Dr. Scheel explains that “Many in the psychodynamic and psychoanalytic camps would agree that these fragile interpersonal qualities are the outcrop of childhood attachment experiences and their intensity is compounded as a child grows throughout life.” Thus, she concludes that “eating disorders therefore are ‘natural’ consequences as they attempt on the one hand to correct the vulnerable states through perfection and fitting into the culture as well as are the means in which to punish the individual for being imperfect i.e. having vulnerabilities.”
The Attachment Theory
Attachment theory is a psychological model that attempts to describe the dynamics of long-term and short-term interpersonal relationships between humans. This method has been invaluable to the study and treatment of eating disorders. The Attachment Theory respects the relationship between the therapist and patient as a significant vehicle for recovery. The role of the therapist is to create a safe and understanding environment for the patient. This environment allows for the development of trust. It is through that trust that an opportunity unfolds where patients may be able to deal with their negative emotions and confront their behaviors. Patients can discuss their self-destructive impulses and conflicted relationships within the trusting environment constructed by the therapist. As Dr. Scheeler puts it: “compassion, forgiveness and empathy therefore have an opportunity to be experienced and shared. Attachment Theory provides a natural framework in the relationship between therapist and patient.”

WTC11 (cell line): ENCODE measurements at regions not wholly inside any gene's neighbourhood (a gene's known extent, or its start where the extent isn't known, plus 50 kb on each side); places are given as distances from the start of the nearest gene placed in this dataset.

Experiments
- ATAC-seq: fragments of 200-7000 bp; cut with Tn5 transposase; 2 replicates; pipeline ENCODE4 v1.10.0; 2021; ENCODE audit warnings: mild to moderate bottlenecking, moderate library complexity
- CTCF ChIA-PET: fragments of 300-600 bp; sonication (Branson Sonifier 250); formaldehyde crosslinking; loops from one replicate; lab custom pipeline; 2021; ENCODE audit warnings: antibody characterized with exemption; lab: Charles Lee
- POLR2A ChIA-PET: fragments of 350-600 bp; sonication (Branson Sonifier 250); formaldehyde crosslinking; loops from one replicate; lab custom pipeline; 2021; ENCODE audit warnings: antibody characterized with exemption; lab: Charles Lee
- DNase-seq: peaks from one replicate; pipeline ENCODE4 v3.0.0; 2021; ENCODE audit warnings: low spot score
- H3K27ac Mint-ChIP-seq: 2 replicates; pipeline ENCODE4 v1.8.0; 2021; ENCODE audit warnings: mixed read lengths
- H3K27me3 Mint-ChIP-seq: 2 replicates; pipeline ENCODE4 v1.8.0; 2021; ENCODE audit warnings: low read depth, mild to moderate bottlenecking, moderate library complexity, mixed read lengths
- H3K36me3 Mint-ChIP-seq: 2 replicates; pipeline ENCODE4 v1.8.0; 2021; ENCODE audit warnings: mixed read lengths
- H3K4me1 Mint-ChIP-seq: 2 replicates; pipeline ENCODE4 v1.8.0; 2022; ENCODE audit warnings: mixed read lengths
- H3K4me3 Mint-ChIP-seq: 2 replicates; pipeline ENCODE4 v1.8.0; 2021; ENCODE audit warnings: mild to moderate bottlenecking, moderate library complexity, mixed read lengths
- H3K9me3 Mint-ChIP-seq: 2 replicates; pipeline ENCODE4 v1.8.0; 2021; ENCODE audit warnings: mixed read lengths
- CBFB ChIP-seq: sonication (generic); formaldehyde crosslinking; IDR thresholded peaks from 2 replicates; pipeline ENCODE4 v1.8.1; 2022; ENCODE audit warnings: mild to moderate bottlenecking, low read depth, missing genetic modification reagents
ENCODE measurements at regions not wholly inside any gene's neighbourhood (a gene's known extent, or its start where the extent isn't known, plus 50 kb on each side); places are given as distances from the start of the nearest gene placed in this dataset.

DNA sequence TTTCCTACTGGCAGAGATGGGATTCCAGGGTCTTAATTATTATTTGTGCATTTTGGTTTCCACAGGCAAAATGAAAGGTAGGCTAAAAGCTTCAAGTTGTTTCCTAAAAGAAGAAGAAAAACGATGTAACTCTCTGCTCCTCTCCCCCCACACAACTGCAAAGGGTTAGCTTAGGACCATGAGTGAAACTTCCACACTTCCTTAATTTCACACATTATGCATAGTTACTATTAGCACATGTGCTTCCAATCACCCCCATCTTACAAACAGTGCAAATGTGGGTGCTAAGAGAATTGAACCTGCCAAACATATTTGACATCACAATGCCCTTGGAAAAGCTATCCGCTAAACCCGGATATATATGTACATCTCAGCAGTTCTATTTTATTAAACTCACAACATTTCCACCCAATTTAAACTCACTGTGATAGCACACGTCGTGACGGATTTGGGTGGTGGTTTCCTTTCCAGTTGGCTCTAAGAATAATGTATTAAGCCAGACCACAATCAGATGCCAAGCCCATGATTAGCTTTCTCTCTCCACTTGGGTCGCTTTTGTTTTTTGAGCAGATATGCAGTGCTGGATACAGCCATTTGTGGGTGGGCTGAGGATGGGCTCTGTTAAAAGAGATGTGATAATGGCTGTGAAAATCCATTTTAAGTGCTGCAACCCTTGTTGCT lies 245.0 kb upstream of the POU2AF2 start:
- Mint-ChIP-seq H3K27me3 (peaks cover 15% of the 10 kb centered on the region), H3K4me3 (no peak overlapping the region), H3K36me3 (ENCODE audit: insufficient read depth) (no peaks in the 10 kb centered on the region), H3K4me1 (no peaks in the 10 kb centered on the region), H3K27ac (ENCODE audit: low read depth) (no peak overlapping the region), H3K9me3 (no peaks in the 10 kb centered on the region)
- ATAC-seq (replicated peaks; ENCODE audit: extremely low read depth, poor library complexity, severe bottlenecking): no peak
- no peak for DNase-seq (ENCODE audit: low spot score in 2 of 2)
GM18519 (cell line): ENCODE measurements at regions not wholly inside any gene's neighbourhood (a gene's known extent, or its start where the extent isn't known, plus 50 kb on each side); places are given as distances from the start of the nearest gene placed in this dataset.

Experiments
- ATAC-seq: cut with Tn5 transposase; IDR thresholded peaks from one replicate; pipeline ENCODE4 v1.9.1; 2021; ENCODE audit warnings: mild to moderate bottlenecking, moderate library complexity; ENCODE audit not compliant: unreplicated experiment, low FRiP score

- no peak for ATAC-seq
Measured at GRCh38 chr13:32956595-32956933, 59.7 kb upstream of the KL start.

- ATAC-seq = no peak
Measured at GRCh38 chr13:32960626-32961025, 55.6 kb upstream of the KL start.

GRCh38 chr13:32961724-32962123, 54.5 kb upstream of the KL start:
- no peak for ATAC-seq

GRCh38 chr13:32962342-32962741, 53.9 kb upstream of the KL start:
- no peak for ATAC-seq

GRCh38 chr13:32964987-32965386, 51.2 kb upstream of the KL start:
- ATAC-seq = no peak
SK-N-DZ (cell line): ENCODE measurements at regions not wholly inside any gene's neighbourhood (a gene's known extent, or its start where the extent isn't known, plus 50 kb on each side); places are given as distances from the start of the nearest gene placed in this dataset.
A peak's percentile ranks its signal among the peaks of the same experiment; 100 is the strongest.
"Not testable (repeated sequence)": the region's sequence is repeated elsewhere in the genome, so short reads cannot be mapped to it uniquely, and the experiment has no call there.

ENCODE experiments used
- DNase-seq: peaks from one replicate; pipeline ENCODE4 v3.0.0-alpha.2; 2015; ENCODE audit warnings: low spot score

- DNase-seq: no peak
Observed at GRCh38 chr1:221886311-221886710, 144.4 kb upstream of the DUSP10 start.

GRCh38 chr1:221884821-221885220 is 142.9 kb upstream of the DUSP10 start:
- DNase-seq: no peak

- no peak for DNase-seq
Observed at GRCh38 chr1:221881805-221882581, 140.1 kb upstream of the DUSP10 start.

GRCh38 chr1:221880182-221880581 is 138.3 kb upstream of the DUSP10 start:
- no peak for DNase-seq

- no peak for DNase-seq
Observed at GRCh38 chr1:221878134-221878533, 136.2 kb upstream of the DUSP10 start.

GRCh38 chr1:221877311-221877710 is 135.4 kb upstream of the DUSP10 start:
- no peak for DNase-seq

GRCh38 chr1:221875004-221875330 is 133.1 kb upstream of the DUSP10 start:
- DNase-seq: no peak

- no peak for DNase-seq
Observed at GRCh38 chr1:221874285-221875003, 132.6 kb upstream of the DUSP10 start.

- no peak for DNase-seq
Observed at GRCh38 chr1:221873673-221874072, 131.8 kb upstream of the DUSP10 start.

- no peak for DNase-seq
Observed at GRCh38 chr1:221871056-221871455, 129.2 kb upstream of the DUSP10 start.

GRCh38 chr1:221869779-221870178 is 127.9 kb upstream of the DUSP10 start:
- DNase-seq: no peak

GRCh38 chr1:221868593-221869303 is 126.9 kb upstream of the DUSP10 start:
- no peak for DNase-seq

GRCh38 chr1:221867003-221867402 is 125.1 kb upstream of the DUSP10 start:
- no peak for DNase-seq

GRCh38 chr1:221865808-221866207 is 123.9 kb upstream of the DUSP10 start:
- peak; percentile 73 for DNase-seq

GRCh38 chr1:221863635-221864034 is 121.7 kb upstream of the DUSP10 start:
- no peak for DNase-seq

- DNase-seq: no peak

Dr. Scheeler does advise, however, that the Attachment Theory approach doesn’t work for the therapist who is uncomfortable with a more intense relationship with their patients. Practicing Attachment Theory requires a high level of control over one’s own emotional responses. The therapist must be comfortable with discussing various topics of an emotional and psychologically impactful nature. Dr. Scheel explains that “if a therapist is uncomfortable with feelings of anger, or cannot tolerate their patients’ dependency, or is uncomfortable with discussing sex and sexuality, then Attachment Theory is not likely a comfortable lens from which to practice. If a therapist has not confronted their own competitive issues or lacks compassion and empathy creating a safe place for the truth to be told is hampered.”
Assuming that the therapist is able to practice it, the Attachment Theory provides a useful technique for dealing with conditions such as eating disorders. In fact, there are researchers who suggest that the emotional, intuitive impact of therapists may be more influential than the cognitive or behavioral suggestions. Or, as Dr. Scheel says: “the relationship between patient and therapist are paramount in treatment and recovery as the attachment patterns developed in childhood are contemporarily unavoidable and necessary to be played out in psychotherapy.” In this way, Attachment Theory enlists the therapist’s creativity, as well as their knowledge about their patient’s disorder and related issues. Through this unique method, they can provide a healing opportunity for their patient that is incomparable to any other existing form of treatment.